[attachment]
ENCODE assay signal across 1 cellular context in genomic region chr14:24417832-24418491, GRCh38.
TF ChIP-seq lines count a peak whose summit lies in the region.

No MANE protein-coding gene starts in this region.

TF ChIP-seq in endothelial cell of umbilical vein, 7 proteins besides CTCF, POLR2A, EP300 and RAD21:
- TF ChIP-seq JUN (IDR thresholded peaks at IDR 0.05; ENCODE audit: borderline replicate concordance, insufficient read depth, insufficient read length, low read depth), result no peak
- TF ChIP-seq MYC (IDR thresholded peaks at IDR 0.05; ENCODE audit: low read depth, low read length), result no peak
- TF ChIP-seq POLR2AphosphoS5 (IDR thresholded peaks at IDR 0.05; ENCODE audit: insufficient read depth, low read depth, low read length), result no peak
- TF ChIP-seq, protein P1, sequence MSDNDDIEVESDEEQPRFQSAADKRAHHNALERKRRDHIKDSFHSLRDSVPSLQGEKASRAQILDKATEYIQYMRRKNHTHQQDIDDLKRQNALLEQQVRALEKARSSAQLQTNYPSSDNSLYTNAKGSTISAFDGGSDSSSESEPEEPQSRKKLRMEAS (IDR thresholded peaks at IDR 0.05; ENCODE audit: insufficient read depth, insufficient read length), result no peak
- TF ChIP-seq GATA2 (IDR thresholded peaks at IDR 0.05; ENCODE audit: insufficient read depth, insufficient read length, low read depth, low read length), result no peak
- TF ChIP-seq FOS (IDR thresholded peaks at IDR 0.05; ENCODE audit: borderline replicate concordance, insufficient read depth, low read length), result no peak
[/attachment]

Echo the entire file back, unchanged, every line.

ENCODE assay signal across 1 cellular context in genomic region chr14:24417832-24418491, GRCh38.
TF ChIP-seq lines count a peak whose summit lies in the region.

No MANE protein-coding gene starts in this region.

TF ChIP-seq in endothelial cell of umbilical vein, 7 proteins besides CTCF, POLR2A, EP300 and RAD21:
- TF ChIP-seq JUN (IDR thresholded peaks at IDR 0.05; ENCODE audit: borderline replicate concordance, insufficient read depth, insufficient read length, low read depth), result no peak
- TF ChIP-seq MYC (IDR thresholded peaks at IDR 0.05; ENCODE audit: low read depth, low read length), result no peak
- TF ChIP-seq POLR2AphosphoS5 (IDR thresholded peaks at IDR 0.05; ENCODE audit: insufficient read depth, low read depth, low read length), result no peak
- TF ChIP-seq, protein P1, sequence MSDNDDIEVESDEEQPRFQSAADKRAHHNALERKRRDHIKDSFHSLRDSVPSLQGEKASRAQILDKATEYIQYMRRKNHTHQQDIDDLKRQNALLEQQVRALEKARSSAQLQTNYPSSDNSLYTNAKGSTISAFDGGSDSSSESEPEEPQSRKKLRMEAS (IDR thresholded peaks at IDR 0.05; ENCODE audit: insufficient read depth, insufficient read length), result no peak
- TF ChIP-seq GATA2 (IDR thresholded peaks at IDR 0.05; ENCODE audit: insufficient read depth, insufficient read length, low read depth, low read length), result no peak
- TF ChIP-seq FOS (IDR thresholded peaks at IDR 0.05; ENCODE audit: borderline replicate concordance, insufficient read depth, low read length), result no peak